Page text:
HC Deb 13 March 2003 vol 401 cc416-7W
Tim Loughton

To ask the Secretary of State for Health what estimate he has made of the number of people who would be subject to compulsory treatment, whether resident or non-resident, under the proposals contained in the draft Mental Health Bill, who are currently exempt under the Mental Health Act 1983. [100820]

Jacqui Smith

[holding answer 4 March 2003]The 1983 Mental Act liberalised the law to incorporate more tolerant public attitudes in relation to sexual preference so that this could no longer be viewed as a condition of mental disorder. Also excluded were people who are substance or alcohol misusers.

However, people with psychosis exacerbated or caused by substance misuse, including alcohol, can be treated under the 1983 Act. A misunderstanding of section 1(3) of the Act has resulted in many instances in substance abusers being denied the treatment they need.

Proposals under the Bill will remove all exclusions to ensure that those who fulfil all the conditions for compulsion receive the help that they need.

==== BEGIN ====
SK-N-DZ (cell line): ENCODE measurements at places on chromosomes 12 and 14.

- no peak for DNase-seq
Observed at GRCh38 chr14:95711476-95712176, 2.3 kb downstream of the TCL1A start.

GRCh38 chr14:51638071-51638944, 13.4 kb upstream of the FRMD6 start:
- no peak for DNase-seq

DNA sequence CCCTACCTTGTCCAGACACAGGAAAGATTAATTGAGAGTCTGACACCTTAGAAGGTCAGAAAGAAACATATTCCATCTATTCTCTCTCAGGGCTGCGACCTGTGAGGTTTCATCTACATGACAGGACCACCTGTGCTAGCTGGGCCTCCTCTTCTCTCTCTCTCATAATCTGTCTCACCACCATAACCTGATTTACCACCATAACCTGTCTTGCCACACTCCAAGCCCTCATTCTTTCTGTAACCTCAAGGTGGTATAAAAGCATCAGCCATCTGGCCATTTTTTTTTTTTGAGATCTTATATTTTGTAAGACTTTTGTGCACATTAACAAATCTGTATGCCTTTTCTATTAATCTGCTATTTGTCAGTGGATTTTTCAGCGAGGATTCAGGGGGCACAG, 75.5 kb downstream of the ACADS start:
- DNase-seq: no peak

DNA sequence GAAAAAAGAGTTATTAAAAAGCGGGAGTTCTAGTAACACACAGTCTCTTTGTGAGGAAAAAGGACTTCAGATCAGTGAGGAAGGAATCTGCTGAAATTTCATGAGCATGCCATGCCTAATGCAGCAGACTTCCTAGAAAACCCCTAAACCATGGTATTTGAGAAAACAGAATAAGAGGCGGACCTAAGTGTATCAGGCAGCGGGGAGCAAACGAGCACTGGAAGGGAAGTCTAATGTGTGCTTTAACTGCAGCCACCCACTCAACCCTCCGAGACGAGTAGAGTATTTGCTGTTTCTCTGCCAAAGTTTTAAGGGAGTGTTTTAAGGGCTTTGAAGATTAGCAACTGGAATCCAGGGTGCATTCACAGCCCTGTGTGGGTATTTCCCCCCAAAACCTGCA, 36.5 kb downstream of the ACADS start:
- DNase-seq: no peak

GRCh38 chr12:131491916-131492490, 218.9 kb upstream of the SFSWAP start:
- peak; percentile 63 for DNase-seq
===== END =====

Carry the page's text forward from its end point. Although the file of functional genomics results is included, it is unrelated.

The draft Mental Health Bill proposes a single broad definition of mental disorder, coupled with tightly drawn conditions that must be satisfied for compulsory powers to be used. It is the intention that the strict conditions will ensure that the powers are only used where the patient is suffering from a mental disorder which is serious enough to require treatment under the care of a mental health consultant; the risk to self or others warrants it and appropriate treatment is available for the individual patient. This approach would remove exclusions and the "treatability" requirement so that there are no arbitrary obstacles to the treatment of anyone who satisfies the conditions for compulsion.

While the new legislation will lead to some change in the group of people treated, overall it is not the intention that more people will be subject to compulsion under the Bill. Investment under the NHS Plan and service improvements under the national service framework for mental health, such as assertive outreach, crisis resolution and early intervention, will help to provide more effective care and ensure that fewer people become so ill that they need compulsory treatment.

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